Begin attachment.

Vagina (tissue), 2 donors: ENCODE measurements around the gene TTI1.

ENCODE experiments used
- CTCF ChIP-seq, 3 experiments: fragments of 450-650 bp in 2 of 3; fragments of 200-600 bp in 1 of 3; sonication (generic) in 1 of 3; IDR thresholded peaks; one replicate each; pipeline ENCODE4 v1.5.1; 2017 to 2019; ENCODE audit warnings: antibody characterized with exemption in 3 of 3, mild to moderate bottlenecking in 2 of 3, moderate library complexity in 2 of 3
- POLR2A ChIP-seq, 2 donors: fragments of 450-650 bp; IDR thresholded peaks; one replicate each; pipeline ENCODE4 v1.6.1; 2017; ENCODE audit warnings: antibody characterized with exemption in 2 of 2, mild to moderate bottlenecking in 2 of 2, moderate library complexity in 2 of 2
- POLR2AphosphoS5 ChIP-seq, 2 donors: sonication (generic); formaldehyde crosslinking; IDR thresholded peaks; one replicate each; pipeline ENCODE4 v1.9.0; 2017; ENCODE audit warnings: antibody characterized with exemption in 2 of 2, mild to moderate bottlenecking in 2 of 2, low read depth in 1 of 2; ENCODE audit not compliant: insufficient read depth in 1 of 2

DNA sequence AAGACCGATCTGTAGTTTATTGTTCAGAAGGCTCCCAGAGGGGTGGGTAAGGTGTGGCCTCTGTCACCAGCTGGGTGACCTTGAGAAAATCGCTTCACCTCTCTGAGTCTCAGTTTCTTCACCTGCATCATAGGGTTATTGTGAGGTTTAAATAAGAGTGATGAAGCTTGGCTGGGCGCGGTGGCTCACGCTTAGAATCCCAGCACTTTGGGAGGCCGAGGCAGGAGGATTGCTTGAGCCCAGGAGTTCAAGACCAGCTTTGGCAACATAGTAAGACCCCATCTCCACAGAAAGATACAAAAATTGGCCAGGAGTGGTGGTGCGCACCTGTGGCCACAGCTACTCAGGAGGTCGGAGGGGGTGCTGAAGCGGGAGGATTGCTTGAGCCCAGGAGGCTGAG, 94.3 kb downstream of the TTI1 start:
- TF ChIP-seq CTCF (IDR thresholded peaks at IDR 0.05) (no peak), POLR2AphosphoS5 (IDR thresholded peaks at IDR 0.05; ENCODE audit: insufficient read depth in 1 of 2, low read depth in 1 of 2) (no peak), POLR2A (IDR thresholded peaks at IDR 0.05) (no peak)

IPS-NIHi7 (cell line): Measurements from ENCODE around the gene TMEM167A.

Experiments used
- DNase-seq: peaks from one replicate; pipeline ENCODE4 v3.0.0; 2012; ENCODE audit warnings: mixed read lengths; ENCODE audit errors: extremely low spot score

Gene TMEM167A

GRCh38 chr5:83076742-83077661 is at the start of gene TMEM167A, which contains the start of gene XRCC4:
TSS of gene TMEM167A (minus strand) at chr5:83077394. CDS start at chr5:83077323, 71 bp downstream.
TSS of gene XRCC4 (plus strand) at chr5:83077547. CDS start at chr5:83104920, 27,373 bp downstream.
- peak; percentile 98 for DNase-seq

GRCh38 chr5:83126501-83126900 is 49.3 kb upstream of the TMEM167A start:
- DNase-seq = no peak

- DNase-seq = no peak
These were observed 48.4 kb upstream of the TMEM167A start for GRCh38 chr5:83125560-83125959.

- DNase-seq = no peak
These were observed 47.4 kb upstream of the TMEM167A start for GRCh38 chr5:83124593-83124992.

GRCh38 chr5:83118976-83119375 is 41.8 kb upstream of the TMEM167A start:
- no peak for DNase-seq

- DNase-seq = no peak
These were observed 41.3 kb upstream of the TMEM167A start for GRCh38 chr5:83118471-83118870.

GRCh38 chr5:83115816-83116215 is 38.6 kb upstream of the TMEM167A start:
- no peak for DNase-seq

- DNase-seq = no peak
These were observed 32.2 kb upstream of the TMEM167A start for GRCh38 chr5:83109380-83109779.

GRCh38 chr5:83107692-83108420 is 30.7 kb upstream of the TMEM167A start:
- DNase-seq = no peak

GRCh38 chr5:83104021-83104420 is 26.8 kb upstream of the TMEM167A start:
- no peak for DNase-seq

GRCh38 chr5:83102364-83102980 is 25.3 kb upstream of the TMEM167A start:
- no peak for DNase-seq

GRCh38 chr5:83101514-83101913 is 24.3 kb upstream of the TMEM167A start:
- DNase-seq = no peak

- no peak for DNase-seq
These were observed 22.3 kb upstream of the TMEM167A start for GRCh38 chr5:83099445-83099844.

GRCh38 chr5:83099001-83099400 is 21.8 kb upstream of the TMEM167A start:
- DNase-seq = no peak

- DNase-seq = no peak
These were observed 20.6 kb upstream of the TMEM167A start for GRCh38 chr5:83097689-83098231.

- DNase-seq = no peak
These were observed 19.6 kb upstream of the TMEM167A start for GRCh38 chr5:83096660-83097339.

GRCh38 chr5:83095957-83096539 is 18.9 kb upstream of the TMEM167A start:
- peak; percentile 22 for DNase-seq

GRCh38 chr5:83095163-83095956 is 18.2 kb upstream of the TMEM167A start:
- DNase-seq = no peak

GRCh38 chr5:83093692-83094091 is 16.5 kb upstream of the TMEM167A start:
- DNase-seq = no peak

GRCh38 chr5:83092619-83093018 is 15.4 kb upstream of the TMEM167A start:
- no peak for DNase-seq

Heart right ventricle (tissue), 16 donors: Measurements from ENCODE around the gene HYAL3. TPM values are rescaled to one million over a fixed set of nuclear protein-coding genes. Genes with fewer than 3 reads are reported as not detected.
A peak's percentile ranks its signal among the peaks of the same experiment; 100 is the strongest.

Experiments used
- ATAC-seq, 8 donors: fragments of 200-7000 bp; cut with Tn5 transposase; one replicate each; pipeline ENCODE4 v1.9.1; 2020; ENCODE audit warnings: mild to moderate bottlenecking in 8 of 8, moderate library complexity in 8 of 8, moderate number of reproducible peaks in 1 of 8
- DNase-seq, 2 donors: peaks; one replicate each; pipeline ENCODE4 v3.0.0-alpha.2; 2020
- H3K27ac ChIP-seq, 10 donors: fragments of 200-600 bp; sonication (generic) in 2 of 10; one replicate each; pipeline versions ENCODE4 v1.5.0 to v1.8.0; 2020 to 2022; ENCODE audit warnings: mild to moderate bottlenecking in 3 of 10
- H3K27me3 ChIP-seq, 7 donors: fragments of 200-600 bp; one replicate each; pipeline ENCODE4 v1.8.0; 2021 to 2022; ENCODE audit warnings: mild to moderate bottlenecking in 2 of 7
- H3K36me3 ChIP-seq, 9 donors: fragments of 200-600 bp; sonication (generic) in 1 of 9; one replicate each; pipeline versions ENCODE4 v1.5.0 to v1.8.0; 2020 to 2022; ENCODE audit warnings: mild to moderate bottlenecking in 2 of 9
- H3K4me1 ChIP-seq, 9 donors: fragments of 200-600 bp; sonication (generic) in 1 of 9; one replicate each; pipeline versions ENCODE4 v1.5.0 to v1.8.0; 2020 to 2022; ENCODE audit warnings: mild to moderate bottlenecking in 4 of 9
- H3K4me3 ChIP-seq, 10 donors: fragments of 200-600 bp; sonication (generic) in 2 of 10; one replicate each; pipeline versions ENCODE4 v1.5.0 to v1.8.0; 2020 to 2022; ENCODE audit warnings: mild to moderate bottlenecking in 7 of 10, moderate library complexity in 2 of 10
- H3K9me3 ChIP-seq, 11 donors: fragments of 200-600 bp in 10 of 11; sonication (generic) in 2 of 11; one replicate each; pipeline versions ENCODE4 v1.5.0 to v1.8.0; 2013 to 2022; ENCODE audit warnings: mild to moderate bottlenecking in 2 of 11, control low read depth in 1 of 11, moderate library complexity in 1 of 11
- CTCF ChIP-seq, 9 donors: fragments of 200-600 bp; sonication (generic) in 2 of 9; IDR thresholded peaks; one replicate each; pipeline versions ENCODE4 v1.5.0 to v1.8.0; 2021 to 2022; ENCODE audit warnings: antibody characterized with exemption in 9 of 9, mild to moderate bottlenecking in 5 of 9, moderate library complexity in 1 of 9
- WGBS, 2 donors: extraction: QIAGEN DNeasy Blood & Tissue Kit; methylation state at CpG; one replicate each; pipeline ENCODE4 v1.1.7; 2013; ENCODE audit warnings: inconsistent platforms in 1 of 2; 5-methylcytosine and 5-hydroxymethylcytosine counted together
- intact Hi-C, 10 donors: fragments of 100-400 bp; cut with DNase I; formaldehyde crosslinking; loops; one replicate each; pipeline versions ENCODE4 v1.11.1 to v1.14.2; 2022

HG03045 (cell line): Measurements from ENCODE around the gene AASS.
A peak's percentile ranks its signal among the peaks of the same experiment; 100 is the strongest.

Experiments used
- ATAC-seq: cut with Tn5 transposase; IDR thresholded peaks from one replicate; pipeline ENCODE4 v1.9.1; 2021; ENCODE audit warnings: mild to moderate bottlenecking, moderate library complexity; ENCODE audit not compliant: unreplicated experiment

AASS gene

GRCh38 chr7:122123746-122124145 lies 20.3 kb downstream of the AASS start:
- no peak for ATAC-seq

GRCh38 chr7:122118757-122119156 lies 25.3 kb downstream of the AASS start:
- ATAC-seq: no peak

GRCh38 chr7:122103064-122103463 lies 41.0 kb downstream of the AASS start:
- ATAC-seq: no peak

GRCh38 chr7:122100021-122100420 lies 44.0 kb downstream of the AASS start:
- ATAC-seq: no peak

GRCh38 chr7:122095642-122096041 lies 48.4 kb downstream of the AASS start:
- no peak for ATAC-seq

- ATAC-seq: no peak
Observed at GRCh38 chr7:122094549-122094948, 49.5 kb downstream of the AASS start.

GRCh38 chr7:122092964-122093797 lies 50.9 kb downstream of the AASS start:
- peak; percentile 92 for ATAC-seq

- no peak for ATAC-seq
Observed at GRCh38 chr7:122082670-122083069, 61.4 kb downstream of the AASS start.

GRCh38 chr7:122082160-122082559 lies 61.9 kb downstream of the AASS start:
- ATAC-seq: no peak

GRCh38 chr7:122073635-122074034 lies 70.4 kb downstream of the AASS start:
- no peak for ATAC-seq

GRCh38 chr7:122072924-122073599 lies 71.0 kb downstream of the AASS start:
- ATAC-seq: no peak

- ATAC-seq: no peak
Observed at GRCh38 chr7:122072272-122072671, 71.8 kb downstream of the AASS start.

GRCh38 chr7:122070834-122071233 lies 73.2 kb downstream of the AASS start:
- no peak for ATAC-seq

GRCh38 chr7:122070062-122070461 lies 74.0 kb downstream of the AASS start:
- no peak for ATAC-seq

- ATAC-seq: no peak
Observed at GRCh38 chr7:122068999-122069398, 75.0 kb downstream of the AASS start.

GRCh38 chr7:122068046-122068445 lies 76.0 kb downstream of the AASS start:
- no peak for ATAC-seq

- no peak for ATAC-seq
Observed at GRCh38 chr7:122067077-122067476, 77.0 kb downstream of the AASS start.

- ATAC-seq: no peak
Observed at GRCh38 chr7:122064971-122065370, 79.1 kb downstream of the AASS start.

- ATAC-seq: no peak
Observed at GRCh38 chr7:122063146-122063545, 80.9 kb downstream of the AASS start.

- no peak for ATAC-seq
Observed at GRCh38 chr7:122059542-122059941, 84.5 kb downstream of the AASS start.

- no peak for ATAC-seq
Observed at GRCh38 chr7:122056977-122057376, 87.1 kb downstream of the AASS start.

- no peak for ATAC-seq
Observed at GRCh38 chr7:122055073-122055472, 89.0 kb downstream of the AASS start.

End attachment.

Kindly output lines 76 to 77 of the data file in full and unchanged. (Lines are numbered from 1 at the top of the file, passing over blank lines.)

- ATAC-seq: no peak

GRCh38 chr7:122103064-122103463 lies 41.0 kb downstream of the AASS start: